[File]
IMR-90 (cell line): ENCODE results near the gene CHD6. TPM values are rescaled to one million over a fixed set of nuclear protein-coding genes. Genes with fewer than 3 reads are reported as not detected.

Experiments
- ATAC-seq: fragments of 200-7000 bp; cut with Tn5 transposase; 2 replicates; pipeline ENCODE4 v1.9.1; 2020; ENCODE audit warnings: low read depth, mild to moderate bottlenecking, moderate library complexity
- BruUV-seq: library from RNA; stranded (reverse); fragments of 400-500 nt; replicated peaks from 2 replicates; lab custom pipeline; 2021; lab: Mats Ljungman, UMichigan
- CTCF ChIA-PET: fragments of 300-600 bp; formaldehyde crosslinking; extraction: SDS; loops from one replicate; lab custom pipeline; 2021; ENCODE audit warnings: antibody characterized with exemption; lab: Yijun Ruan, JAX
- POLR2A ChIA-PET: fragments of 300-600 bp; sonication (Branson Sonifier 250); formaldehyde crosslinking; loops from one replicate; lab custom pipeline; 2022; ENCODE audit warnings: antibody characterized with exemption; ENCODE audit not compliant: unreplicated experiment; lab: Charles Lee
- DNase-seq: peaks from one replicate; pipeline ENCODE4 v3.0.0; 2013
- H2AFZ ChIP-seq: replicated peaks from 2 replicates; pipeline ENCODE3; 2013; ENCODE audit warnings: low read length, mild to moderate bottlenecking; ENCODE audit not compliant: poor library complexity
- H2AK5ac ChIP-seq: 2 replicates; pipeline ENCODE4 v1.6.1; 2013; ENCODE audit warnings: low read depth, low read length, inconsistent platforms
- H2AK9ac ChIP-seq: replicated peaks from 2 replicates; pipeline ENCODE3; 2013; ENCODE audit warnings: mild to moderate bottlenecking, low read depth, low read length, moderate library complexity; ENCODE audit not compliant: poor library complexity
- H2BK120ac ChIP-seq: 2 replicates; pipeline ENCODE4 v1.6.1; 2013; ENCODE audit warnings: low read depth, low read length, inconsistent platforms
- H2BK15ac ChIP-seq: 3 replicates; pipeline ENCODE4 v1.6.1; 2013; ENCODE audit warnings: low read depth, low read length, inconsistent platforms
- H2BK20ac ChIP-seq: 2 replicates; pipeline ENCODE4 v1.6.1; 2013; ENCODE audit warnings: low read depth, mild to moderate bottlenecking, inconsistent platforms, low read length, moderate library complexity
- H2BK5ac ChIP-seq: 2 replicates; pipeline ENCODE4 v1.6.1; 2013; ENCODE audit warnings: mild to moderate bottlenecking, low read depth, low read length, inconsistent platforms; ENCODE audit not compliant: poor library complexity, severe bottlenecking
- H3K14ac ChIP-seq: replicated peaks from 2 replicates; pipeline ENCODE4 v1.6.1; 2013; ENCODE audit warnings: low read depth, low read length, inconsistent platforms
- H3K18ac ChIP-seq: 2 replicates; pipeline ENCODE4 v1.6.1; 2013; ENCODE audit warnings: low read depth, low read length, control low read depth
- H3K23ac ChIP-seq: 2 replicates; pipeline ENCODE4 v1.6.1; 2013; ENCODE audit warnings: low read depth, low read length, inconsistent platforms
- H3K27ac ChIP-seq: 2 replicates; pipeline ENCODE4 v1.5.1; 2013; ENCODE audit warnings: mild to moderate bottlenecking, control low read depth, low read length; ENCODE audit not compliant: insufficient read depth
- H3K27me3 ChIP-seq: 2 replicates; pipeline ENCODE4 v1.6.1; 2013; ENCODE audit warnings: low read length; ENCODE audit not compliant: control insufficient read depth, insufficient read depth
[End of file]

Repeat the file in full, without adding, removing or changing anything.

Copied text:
IMR-90 (cell line): ENCODE results near the gene CHD6. TPM values are rescaled to one million over a fixed set of nuclear protein-coding genes. Genes with fewer than 3 reads are reported as not detected.

Experiments
- ATAC-seq: fragments of 200-7000 bp; cut with Tn5 transposase; 2 replicates; pipeline ENCODE4 v1.9.1; 2020; ENCODE audit warnings: low read depth, mild to moderate bottlenecking, moderate library complexity
- BruUV-seq: library from RNA; stranded (reverse); fragments of 400-500 nt; replicated peaks from 2 replicates; lab custom pipeline; 2021; lab: Mats Ljungman, UMichigan
- CTCF ChIA-PET: fragments of 300-600 bp; formaldehyde crosslinking; extraction: SDS; loops from one replicate; lab custom pipeline; 2021; ENCODE audit warnings: antibody characterized with exemption; lab: Yijun Ruan, JAX
- POLR2A ChIA-PET: fragments of 300-600 bp; sonication (Branson Sonifier 250); formaldehyde crosslinking; loops from one replicate; lab custom pipeline; 2022; ENCODE audit warnings: antibody characterized with exemption; ENCODE audit not compliant: unreplicated experiment; lab: Charles Lee
- DNase-seq: peaks from one replicate; pipeline ENCODE4 v3.0.0; 2013
- H2AFZ ChIP-seq: replicated peaks from 2 replicates; pipeline ENCODE3; 2013; ENCODE audit warnings: low read length, mild to moderate bottlenecking; ENCODE audit not compliant: poor library complexity
- H2AK5ac ChIP-seq: 2 replicates; pipeline ENCODE4 v1.6.1; 2013; ENCODE audit warnings: low read depth, low read length, inconsistent platforms
- H2AK9ac ChIP-seq: replicated peaks from 2 replicates; pipeline ENCODE3; 2013; ENCODE audit warnings: mild to moderate bottlenecking, low read depth, low read length, moderate library complexity; ENCODE audit not compliant: poor library complexity
- H2BK120ac ChIP-seq: 2 replicates; pipeline ENCODE4 v1.6.1; 2013; ENCODE audit warnings: low read depth, low read length, inconsistent platforms
- H2BK15ac ChIP-seq: 3 replicates; pipeline ENCODE4 v1.6.1; 2013; ENCODE audit warnings: low read depth, low read length, inconsistent platforms
- H2BK20ac ChIP-seq: 2 replicates; pipeline ENCODE4 v1.6.1; 2013; ENCODE audit warnings: low read depth, mild to moderate bottlenecking, inconsistent platforms, low read length, moderate library complexity
- H2BK5ac ChIP-seq: 2 replicates; pipeline ENCODE4 v1.6.1; 2013; ENCODE audit warnings: mild to moderate bottlenecking, low read depth, low read length, inconsistent platforms; ENCODE audit not compliant: poor library complexity, severe bottlenecking
- H3K14ac ChIP-seq: replicated peaks from 2 replicates; pipeline ENCODE4 v1.6.1; 2013; ENCODE audit warnings: low read depth, low read length, inconsistent platforms
- H3K18ac ChIP-seq: 2 replicates; pipeline ENCODE4 v1.6.1; 2013; ENCODE audit warnings: low read depth, low read length, control low read depth
- H3K23ac ChIP-seq: 2 replicates; pipeline ENCODE4 v1.6.1; 2013; ENCODE audit warnings: low read depth, low read length, inconsistent platforms
- H3K27ac ChIP-seq: 2 replicates; pipeline ENCODE4 v1.5.1; 2013; ENCODE audit warnings: mild to moderate bottlenecking, control low read depth, low read length; ENCODE audit not compliant: insufficient read depth
- H3K27me3 ChIP-seq: 2 replicates; pipeline ENCODE4 v1.6.1; 2013; ENCODE audit warnings: low read length; ENCODE audit not compliant: control insufficient read depth, insufficient read depth